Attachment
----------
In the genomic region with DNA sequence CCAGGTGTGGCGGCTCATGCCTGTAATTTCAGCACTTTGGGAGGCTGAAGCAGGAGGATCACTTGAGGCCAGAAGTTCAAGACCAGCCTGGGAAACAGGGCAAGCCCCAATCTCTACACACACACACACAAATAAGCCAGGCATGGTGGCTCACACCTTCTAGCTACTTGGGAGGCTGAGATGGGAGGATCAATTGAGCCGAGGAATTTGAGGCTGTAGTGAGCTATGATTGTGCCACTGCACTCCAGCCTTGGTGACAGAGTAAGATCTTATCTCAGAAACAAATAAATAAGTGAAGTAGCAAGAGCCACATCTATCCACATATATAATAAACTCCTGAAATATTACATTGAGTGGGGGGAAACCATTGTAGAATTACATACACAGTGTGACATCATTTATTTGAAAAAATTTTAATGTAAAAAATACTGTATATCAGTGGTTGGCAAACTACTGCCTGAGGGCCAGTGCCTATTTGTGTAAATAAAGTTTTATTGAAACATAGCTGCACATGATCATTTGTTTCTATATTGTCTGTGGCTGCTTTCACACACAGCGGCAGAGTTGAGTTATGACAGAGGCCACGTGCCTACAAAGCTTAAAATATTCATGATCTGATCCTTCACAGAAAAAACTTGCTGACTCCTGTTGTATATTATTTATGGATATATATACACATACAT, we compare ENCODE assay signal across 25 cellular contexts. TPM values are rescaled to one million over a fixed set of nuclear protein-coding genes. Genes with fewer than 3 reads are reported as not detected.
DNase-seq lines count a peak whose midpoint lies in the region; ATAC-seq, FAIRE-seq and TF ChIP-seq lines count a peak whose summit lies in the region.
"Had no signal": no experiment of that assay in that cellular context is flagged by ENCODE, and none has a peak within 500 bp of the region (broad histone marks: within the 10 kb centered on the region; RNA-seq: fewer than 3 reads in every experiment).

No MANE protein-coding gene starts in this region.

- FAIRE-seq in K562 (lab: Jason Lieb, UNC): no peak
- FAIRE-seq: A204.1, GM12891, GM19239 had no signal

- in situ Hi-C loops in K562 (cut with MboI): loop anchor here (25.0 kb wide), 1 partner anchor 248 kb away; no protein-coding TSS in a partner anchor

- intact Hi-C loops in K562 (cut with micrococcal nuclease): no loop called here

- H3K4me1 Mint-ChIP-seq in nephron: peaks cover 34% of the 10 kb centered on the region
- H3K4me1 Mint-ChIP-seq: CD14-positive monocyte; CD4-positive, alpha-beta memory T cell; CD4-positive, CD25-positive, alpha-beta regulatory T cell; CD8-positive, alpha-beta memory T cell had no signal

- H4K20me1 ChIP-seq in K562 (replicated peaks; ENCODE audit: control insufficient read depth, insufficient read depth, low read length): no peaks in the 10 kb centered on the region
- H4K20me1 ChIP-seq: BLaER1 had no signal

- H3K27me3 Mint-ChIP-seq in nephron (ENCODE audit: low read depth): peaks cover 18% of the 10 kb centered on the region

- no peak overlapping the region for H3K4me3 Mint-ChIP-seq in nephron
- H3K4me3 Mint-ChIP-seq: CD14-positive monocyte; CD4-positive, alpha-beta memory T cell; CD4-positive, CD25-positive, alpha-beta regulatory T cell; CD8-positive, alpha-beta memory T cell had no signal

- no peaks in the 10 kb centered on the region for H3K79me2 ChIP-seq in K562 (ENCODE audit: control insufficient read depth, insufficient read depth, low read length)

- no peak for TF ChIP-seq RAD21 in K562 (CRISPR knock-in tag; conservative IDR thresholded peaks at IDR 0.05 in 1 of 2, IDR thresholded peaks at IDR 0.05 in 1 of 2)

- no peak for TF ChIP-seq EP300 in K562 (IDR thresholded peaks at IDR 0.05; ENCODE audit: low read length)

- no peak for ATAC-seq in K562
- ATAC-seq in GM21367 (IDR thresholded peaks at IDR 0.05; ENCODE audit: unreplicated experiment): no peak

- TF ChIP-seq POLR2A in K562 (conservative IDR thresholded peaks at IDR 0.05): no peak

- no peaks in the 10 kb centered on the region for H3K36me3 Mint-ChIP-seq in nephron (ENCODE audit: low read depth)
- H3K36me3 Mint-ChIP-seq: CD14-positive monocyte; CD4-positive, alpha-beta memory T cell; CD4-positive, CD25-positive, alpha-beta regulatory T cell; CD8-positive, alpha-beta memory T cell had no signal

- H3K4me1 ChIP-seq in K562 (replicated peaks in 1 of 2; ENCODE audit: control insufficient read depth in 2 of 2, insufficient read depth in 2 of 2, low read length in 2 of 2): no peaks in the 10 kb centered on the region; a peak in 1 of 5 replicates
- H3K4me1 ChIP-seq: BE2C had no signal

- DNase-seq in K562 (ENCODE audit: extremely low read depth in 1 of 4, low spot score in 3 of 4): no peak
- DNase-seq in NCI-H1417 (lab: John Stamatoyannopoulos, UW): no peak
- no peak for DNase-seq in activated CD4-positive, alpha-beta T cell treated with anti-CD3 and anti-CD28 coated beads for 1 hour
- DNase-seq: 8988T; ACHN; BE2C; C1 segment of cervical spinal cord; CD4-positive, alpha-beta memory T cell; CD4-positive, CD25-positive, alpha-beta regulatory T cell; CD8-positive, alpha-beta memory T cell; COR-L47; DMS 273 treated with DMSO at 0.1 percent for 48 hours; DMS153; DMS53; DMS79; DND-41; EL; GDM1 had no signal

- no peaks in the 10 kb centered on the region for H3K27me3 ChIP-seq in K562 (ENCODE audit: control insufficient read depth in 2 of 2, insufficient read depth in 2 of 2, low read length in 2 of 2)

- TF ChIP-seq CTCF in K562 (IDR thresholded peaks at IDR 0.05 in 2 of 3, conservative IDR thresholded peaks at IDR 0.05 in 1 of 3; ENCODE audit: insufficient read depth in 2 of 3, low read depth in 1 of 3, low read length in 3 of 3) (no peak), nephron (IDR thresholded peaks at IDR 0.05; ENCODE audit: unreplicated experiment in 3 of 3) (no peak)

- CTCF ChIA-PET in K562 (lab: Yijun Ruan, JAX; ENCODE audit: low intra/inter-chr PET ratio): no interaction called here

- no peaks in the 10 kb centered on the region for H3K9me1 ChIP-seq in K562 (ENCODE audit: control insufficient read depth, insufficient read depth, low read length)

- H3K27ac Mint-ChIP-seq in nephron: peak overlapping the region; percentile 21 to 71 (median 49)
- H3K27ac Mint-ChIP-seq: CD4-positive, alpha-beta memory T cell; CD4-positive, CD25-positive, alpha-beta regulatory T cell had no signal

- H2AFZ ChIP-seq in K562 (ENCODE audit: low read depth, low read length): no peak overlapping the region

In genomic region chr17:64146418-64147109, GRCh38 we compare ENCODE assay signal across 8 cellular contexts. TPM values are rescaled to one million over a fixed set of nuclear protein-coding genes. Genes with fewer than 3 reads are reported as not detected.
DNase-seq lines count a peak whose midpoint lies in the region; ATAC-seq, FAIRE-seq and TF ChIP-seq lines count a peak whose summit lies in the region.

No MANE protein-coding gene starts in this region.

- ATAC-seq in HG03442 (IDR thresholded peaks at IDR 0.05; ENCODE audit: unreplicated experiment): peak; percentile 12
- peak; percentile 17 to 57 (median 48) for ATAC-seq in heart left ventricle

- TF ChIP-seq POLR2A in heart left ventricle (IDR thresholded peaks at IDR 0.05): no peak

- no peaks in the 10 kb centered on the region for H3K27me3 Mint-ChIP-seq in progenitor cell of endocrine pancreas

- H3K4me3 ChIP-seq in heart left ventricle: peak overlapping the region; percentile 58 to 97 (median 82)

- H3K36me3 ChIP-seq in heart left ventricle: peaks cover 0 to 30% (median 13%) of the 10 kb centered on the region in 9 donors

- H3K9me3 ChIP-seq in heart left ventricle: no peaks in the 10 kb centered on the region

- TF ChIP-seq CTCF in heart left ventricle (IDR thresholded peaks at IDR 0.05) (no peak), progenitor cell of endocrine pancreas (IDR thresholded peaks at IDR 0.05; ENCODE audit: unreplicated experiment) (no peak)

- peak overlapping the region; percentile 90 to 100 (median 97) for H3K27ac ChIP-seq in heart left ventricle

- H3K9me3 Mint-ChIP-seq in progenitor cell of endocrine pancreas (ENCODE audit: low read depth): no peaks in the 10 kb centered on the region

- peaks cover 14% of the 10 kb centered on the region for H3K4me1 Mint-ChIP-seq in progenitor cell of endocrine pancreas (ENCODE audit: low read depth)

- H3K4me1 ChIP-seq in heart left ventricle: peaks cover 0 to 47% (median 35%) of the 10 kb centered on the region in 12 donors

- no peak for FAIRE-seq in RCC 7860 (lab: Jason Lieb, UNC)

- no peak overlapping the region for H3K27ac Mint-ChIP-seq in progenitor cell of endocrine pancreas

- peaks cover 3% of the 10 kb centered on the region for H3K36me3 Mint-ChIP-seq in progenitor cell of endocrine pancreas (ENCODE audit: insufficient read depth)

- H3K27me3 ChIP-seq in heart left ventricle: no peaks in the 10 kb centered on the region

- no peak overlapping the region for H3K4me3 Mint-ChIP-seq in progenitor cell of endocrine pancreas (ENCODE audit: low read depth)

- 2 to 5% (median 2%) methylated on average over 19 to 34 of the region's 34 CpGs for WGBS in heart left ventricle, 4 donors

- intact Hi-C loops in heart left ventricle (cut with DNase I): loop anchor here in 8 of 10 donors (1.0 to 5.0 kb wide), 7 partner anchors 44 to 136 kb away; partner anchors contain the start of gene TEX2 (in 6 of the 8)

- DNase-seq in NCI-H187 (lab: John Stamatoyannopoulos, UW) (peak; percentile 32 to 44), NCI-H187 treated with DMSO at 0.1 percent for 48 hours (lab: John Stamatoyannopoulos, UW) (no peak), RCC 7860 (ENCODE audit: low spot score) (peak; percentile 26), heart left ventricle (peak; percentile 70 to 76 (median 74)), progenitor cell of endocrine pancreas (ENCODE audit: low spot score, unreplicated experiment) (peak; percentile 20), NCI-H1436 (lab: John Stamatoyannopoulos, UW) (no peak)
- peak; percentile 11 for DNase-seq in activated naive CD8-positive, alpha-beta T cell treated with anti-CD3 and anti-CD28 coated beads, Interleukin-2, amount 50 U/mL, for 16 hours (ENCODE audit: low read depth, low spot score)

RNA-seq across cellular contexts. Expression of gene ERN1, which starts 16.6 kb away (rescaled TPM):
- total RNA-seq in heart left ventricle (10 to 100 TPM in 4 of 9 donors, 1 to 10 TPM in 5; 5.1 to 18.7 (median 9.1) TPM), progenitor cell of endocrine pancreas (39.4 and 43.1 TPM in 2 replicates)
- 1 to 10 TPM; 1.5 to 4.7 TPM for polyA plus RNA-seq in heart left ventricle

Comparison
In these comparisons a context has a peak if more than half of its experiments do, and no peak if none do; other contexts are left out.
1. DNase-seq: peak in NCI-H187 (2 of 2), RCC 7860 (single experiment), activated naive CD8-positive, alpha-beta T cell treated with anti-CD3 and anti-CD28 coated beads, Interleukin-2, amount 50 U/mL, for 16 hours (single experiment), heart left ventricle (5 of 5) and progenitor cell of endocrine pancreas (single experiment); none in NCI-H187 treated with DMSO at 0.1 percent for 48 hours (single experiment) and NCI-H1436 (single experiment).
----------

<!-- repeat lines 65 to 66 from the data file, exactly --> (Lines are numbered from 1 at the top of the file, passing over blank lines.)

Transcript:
In these comparisons a context has a peak if more than half of its experiments do, and no peak if none do; other contexts are left out.
1. DNase-seq: peak in NCI-H187 (2 of 2), RCC 7860 (single experiment), activated naive CD8-positive, alpha-beta T cell treated with anti-CD3 and anti-CD28 coated beads, Interleukin-2, amount 50 U/mL, for 16 hours (single experiment), heart left ventricle (5 of 5) and progenitor cell of endocrine pancreas (single experiment); none in NCI-H187 treated with DMSO at 0.1 percent for 48 hours (single experiment) and NCI-H1436 (single experiment).